SH: I love both places but had been in NY my whole life...I started to feel flat in NYC and literally had dreams at night that I was in Santa Monica..... so made the leap! I love how LA is a mix of urban grit and nature. The mountains and ocean of LA inspire me. Even though I've been in NYC since I was a teen I grew up on a farm and there's a part of me that needs a hit of nature from time-to-time......LA allows me to find both. I love that there are so many diverse areas in LA. I love the sunlight (NYC gray gets depressing to me, especially in winter). I love being closer to LA friends and there's a great energy of story-telling here that inspires me.I do miss some things, though- I miss the energy of NYC. I didn't realize how much I myself am composed of that energy until I left it. Now, my insides vibrate with this zoom zoom NYC energy but it's not matched by the outer world (LA is more laid back) so that contrast is interesting. I miss walking!! I like driving but there is so much sitting in LA! and I miss that inherent athleticism of NYC. I miss the familiarity...you could blindfold me in NYC and I'd show you around. I miss my friends and my writing group.
FLB: You’re a yogi as well as a poet/writer. How do these two things influence each other in your life?
SH: Yoga has taught me so much about writing. The more I got into yoga, the more I realized, OH....writing is a practice, too. I can show up to my page like I do a yoga mat and practice....I don't have to get so hung up on things being "perfect." Yoga asana (pose) practice clears my mind and drops me into my heart. I like writing from that place of clear mind and full heart, so often write directly after a yoga class. I believe stories live in our bodies and yoga helps me hear my stories.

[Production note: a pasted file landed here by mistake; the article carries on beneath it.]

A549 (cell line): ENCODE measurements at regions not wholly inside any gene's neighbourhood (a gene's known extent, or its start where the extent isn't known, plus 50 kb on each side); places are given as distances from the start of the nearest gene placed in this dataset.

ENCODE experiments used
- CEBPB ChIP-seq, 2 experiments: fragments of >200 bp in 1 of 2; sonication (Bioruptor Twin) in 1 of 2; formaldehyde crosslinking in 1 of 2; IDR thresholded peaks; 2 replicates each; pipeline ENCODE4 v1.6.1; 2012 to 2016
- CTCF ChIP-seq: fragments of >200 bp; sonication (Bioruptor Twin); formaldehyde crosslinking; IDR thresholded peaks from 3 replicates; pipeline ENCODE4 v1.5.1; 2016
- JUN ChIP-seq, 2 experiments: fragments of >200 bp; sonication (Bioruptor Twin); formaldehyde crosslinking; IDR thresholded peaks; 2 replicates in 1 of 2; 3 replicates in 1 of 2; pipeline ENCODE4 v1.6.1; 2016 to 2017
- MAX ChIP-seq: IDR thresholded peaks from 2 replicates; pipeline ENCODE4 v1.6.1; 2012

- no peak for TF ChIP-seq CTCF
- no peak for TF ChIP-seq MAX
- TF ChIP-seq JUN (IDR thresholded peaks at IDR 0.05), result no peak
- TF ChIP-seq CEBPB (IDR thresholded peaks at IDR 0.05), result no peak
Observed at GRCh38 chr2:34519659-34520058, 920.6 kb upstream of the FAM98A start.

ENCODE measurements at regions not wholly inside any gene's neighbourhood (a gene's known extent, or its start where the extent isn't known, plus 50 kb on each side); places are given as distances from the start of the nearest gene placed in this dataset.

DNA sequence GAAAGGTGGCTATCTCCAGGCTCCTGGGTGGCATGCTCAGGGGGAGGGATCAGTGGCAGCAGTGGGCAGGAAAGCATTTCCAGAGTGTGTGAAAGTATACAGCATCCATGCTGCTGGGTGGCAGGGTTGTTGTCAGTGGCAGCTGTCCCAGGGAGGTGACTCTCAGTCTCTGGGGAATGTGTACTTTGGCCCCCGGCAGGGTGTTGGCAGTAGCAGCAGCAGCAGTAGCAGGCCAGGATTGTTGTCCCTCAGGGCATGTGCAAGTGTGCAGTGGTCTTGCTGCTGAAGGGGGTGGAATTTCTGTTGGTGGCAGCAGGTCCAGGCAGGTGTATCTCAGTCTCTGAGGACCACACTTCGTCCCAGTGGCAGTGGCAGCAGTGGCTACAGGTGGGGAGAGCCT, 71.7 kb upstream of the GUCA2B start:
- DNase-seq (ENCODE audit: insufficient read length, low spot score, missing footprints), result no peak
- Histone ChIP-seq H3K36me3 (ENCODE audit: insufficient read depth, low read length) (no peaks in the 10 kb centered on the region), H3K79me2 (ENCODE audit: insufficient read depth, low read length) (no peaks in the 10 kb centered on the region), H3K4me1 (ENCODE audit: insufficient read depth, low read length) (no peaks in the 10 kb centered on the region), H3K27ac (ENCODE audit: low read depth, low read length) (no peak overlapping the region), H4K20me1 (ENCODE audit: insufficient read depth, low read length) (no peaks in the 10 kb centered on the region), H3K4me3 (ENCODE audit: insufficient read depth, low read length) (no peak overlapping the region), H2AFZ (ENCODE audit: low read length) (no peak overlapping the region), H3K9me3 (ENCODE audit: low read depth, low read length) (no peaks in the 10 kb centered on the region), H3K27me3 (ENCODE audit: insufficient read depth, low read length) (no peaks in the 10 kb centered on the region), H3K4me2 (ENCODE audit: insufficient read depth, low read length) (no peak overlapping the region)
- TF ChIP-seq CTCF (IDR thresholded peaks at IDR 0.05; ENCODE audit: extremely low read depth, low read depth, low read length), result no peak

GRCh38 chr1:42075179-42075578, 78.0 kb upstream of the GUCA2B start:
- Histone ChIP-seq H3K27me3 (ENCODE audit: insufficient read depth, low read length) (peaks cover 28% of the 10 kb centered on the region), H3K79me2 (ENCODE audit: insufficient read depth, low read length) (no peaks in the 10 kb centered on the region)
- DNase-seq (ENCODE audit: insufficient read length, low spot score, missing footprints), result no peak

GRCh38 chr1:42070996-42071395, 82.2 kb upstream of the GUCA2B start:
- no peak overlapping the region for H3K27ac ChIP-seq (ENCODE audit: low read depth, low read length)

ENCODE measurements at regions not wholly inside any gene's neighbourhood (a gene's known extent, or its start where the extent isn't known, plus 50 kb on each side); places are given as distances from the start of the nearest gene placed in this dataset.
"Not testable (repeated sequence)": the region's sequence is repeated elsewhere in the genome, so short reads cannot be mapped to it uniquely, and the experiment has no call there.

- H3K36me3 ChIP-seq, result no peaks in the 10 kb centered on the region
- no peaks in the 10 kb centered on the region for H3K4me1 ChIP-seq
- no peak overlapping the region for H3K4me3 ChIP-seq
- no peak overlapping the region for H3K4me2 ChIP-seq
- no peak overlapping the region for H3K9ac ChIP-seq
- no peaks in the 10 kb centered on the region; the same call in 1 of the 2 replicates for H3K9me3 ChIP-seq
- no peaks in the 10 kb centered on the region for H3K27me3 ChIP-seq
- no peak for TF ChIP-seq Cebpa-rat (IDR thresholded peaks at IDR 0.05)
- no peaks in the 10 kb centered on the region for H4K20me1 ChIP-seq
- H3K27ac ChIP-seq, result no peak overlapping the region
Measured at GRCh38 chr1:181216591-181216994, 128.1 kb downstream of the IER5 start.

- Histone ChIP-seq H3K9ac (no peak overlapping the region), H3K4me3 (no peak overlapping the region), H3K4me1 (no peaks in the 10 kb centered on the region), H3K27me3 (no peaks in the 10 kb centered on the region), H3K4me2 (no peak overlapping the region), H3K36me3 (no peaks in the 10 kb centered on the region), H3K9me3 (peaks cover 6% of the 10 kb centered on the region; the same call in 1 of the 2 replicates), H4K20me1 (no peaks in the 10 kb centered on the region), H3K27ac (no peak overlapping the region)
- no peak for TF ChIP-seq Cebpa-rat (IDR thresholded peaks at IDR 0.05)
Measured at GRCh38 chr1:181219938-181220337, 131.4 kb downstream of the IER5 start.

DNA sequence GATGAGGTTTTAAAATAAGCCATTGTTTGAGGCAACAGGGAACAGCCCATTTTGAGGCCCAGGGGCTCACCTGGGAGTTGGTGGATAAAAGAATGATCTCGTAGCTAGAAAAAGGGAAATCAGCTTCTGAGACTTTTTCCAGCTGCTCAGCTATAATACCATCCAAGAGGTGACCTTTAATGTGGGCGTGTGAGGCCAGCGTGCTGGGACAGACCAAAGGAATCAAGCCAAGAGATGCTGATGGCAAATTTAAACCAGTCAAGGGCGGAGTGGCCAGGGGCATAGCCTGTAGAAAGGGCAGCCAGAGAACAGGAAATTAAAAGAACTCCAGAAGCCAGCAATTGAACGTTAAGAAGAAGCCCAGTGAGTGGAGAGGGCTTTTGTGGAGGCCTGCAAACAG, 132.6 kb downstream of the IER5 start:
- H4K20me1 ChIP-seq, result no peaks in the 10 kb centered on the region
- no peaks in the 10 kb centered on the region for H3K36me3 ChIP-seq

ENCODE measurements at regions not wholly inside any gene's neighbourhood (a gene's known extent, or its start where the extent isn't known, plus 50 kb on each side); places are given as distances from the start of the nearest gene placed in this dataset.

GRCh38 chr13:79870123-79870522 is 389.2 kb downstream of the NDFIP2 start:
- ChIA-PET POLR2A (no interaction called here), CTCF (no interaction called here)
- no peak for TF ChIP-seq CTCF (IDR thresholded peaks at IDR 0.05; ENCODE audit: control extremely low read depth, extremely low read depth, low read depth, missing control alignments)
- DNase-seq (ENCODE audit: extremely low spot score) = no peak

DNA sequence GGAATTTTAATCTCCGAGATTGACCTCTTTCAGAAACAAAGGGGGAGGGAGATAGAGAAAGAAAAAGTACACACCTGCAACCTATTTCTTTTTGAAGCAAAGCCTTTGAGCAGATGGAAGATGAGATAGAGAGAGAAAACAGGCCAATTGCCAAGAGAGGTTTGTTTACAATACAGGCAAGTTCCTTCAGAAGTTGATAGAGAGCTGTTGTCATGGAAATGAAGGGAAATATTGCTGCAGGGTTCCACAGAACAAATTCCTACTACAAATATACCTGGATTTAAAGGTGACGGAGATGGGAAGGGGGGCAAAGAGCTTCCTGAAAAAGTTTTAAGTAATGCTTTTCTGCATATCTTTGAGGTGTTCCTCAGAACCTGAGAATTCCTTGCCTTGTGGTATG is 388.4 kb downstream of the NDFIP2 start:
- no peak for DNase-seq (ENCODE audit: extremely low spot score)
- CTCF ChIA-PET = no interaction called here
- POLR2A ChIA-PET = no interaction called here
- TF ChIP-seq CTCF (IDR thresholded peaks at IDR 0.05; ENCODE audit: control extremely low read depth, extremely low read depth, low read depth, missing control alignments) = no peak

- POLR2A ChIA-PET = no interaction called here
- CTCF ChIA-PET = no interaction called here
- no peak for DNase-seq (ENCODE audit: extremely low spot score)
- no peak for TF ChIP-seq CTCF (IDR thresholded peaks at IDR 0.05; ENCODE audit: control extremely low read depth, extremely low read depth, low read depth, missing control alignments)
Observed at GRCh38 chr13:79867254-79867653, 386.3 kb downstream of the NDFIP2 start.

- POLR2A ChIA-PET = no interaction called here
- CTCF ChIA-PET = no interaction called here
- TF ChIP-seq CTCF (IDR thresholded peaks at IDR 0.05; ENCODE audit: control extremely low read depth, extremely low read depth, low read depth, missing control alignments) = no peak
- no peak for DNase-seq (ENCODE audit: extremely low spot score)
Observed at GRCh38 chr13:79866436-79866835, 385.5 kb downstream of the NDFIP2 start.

FLB: As the Program Administrator at LMU in the only yoga studies program in the country, what are your daily responsibilities and long term goals? Can you share a particularly interesting experience as part of this program. (Anything you want to share about the program is great!)
SH: I also came to LA to work for LMU. The university has the country's only Masters in Yoga Studies and I'm helping support it. It feels like an honor to do this work, and there's a lot to learn, too. We just had our free Yoga Day where we took over the campus with yoga classes. I'm helping to support current graduate students and am hoping to get the word out to future Masters students, too. I like that this program honors the intellectual, historical and spiritual aspects of yoga. Yoga is not just poses! I think it's good to have a program in our culture that looks at spiritual texts, Sanskrit, the history of yoga in an academic way. It is a serious course of study, if you choose it.
FLB: Tell us what inspires you most right now. Fashion, music, literature, art etc.
SH:Now that I'm driving in LA I'm listening to the radio lots! I'm weirdly obsessed with Henry Rollins' radio show. And I need to go check out the Broad, a new contemporary art museum in LA. Visual art always wildly inspires me. I'm also currently inspired by the Pacific Ocean.
FLB: I LOVE HENRY ROLLINS! And you, of course!